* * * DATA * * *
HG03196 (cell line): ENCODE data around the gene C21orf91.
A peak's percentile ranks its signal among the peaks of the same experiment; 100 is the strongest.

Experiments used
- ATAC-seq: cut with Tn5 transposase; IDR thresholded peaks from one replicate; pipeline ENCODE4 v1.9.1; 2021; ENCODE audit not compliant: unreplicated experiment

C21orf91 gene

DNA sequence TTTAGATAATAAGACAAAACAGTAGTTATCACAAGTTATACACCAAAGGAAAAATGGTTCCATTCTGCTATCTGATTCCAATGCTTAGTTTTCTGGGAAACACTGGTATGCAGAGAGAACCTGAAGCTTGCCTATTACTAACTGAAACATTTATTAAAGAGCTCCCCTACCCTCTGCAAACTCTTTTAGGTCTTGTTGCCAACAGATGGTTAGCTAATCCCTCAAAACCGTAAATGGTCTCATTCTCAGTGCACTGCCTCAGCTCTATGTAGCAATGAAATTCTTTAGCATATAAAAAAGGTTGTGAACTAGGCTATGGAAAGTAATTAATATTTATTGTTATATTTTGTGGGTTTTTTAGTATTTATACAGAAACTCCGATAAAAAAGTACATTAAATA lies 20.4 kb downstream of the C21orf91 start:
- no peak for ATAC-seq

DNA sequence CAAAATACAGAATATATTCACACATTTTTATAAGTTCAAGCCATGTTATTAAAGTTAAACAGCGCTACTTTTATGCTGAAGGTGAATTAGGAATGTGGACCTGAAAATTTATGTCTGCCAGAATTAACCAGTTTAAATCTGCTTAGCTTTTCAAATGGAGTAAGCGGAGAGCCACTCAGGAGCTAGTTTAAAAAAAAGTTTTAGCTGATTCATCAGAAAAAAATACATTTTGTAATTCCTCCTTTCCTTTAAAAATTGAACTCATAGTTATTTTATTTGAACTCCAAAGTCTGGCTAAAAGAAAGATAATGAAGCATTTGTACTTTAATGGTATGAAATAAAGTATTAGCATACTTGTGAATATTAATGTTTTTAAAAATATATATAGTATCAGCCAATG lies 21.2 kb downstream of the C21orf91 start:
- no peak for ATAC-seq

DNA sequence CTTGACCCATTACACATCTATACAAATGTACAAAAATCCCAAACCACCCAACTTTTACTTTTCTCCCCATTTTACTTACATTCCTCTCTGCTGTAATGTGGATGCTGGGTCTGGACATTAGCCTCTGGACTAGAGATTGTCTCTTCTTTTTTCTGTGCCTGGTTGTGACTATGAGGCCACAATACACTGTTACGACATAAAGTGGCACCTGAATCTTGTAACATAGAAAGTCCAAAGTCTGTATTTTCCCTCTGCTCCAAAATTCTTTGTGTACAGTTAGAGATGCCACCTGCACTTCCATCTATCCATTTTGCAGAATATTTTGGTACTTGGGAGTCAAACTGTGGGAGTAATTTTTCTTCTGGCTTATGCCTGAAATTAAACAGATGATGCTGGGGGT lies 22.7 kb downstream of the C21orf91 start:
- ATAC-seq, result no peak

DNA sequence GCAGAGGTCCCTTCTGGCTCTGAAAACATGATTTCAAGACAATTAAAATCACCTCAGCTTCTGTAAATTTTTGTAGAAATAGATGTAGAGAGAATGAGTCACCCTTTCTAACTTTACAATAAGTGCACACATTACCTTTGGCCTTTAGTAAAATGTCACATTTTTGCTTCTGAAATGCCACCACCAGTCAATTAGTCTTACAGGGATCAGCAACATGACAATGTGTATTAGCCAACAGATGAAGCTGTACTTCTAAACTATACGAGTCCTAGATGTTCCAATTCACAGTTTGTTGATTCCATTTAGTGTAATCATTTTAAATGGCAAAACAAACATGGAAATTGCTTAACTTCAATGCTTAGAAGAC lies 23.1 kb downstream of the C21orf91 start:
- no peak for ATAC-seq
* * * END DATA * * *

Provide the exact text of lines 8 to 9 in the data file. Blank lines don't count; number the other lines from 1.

DNA sequence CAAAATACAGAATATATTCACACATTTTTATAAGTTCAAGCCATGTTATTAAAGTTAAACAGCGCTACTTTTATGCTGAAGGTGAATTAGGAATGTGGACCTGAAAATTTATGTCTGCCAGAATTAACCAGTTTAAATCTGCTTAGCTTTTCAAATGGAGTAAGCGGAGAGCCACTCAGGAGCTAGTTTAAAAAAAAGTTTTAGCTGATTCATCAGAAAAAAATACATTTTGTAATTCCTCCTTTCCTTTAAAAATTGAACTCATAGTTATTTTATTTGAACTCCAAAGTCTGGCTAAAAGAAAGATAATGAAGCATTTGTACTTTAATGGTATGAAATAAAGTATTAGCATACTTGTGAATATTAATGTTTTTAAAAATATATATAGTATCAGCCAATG lies 21.2 kb downstream of the C21orf91 start:
- no peak for ATAC-seq